ANSWER: What is an Incident Response Plan.
QUESTION: What’s the most important security measure colleges and universities must put in place to mitigate cyberthreats?
This is one Jeopardy! question that you want to be able to answer not only in words, but with a well thought-out incident response (IR) plan that you can take action on the minute you realize your organization might be under attack.
Candidly, it sucks to think that higher education institutions are at the top of many cybercriminals’ hit lists. Like the healthcare organizations that are also at the top of many an attacker’s target list, colleges and universities exist to do good in the world: educate, enlighten, enrich and improve the world through research and collaboration. Alas, in the process of providing these outcomes, higher ed institutions end up looking like a smorgasbord of irresistible delights to cybercriminals due to the institutions’ financial resources, lack of cybersecurity maturity and need to maintain day-to-day operations.
The 2022 Verizon Data Breach Investigations Report (DBIR) indicates that there were 1,241 cybersecurity incidents in educational services in the year reported, over 30% of them ransomware attacks. According to the most recent tracking on Statista, there were 35 publicized ransomware attacks in the higher education sector in 2021 worldwide, second only to the Government sector.
Think about it: Many higher ed institutions are like mini cities, and some of them are not so mini. They have stores, restaurants, healthcare facilities, financial services, gyms, performance centers and housing. They have many different types of people—students, educators, administrators, staff, industry professionals, medical professionals and more—representing a gold mine of potentially valuable personally identifiable information (PII) and protected health information (PHI) records or exploitation paths. And the cherry on top? Intellectual property. Many colleges and universities engage in research, both with other higher ed institutions and with industry, that often results in innovations worth millions or billions of dollars.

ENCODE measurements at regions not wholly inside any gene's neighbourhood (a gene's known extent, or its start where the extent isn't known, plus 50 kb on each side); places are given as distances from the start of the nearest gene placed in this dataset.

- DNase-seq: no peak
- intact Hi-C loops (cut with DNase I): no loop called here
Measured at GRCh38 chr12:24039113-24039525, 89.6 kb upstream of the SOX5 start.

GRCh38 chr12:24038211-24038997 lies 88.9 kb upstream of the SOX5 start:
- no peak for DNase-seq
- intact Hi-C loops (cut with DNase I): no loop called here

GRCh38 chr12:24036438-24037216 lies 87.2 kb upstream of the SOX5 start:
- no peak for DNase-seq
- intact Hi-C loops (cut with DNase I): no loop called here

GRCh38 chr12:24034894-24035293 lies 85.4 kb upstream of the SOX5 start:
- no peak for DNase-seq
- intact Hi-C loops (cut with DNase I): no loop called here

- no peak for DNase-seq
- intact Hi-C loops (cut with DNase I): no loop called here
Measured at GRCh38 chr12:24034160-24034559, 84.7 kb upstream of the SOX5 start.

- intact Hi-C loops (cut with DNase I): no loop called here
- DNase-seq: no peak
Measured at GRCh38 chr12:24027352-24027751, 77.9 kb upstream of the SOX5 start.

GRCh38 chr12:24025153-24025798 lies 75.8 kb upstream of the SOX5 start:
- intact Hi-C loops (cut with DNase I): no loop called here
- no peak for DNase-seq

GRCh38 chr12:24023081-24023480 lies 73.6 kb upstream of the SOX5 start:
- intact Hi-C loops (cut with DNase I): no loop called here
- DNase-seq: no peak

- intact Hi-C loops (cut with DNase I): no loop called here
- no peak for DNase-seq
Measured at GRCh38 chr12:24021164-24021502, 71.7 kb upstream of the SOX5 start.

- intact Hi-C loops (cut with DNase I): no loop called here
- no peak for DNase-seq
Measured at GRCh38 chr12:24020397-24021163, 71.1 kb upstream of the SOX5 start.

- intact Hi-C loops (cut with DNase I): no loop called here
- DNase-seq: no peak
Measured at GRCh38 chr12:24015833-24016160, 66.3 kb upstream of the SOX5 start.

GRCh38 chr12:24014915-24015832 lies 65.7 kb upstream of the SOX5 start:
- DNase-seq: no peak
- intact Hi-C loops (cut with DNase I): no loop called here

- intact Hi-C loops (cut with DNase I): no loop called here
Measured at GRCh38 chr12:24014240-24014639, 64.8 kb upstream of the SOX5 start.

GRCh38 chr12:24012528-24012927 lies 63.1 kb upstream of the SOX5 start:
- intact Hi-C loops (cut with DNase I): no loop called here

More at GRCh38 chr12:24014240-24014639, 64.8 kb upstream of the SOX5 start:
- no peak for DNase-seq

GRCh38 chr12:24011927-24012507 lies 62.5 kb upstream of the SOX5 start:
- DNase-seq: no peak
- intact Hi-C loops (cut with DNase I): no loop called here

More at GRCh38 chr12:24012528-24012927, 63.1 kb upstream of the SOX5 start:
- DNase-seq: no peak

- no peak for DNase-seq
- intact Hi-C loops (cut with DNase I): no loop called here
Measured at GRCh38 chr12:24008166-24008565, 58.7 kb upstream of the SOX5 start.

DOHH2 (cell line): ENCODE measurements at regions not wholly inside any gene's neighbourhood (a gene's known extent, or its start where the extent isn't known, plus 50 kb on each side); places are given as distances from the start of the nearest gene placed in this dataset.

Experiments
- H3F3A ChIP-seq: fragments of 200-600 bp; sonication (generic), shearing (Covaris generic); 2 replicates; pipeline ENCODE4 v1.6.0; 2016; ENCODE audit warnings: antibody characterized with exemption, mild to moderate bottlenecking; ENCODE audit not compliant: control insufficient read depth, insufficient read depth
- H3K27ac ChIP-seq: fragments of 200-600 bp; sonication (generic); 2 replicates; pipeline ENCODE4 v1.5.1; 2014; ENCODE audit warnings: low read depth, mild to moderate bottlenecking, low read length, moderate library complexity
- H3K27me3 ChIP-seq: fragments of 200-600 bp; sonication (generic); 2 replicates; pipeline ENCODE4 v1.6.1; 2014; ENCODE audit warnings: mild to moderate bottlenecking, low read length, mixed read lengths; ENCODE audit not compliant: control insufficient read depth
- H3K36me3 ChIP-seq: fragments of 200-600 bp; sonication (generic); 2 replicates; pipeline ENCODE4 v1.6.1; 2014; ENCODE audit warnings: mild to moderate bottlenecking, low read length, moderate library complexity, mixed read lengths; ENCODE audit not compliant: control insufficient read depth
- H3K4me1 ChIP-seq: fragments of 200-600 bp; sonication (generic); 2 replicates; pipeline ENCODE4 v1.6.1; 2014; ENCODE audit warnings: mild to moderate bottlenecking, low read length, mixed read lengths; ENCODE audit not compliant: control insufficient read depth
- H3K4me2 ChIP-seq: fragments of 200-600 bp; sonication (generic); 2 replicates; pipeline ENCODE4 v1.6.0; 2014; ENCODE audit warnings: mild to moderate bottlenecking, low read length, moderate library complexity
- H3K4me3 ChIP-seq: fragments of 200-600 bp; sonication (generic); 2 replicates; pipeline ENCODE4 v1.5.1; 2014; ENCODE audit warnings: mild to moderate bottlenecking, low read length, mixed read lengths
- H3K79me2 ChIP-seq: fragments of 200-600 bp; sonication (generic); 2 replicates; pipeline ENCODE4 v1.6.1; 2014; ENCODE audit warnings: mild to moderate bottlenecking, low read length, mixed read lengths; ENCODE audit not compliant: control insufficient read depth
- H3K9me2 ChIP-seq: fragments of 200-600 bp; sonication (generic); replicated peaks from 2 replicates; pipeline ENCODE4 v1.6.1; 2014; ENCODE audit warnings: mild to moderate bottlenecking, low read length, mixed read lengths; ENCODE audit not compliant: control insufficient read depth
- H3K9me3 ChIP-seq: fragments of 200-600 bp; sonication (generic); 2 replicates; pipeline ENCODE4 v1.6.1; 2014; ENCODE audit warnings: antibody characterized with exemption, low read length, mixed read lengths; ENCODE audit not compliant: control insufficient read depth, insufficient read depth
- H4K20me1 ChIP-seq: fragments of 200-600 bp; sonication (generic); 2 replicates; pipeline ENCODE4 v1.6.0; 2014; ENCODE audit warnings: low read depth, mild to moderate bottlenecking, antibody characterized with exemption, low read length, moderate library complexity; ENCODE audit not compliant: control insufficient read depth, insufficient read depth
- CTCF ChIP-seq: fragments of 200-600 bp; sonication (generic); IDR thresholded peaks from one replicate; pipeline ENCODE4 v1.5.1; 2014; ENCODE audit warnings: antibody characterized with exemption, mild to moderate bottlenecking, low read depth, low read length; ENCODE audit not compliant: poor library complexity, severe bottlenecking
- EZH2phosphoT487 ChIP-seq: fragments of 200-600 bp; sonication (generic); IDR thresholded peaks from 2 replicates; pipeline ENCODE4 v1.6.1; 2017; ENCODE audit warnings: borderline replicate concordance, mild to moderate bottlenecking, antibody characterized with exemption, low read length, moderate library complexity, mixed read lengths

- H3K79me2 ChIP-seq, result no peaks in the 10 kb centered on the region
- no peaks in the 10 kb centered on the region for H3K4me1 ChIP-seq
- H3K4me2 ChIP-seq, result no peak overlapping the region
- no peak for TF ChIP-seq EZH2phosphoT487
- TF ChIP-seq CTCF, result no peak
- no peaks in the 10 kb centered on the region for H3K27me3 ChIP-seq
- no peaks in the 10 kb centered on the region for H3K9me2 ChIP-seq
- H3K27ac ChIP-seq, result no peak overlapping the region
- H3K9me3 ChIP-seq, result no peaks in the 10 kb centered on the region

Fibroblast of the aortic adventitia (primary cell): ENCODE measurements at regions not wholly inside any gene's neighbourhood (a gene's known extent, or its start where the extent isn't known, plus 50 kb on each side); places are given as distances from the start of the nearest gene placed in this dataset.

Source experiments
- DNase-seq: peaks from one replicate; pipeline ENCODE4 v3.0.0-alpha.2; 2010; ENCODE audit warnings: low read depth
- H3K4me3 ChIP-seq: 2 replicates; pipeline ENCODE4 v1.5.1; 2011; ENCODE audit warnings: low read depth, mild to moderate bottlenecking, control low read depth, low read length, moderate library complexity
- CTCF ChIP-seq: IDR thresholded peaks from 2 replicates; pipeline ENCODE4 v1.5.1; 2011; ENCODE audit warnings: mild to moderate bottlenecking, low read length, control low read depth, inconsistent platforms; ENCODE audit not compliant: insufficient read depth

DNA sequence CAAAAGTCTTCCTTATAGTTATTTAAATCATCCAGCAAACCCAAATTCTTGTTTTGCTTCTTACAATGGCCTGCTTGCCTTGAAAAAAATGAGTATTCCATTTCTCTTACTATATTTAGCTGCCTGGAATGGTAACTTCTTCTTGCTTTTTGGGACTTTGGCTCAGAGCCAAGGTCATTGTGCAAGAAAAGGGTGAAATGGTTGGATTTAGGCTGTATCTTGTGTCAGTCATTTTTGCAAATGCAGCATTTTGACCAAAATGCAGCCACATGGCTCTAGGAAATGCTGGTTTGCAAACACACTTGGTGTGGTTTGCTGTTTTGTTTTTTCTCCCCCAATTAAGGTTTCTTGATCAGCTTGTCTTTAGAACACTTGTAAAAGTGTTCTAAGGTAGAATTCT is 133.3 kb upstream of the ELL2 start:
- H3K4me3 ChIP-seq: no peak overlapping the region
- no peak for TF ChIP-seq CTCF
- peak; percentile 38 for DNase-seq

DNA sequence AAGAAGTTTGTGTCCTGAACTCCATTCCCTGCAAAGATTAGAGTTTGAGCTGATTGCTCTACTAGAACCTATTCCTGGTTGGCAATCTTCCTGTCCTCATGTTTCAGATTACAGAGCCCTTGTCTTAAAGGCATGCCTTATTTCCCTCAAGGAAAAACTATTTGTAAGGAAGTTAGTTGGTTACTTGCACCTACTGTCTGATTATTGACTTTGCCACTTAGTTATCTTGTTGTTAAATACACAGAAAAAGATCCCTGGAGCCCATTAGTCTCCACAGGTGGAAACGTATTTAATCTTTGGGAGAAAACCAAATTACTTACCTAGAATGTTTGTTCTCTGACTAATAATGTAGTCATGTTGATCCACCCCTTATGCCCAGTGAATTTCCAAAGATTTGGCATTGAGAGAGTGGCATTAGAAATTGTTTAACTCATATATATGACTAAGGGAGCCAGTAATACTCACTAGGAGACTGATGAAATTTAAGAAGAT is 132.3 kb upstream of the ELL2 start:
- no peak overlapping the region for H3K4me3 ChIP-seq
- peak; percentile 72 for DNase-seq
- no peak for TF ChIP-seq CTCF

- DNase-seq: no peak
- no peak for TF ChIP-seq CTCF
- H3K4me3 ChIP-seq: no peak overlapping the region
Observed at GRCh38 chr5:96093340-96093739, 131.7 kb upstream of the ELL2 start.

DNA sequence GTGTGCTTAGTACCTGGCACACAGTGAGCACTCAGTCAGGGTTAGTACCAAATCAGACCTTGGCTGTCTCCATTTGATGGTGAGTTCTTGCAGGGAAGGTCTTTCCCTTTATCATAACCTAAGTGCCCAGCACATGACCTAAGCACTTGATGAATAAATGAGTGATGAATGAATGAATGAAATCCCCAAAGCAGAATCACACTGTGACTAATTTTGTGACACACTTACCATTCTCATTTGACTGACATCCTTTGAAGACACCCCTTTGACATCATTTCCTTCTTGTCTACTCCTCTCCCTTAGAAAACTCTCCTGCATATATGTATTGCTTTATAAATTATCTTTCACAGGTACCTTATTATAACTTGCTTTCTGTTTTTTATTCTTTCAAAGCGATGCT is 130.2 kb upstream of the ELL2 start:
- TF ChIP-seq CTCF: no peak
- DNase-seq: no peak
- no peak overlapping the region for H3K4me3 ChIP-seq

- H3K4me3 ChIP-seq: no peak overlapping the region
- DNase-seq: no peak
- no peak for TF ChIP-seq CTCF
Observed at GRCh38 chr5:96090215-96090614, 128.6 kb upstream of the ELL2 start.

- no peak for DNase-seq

But it’s not just all of these treasures that entice cybercriminals; it’s the fact that these treasures are almost always inadequately protected. Security technology budget and staffing challenges, thousands of disparate and insecure devices on a university’s systems and networks, no centralized IT, insufficient security awareness… all of these things combine to make higher education institutions especially vulnerable to cyberattack.
If you’re a higher ed IT or security professional, maybe you’re rolling your eyes by now thinking to yourself, “Ok, ok, we’re in the thick of it and we know the challenges – what can we do about it?”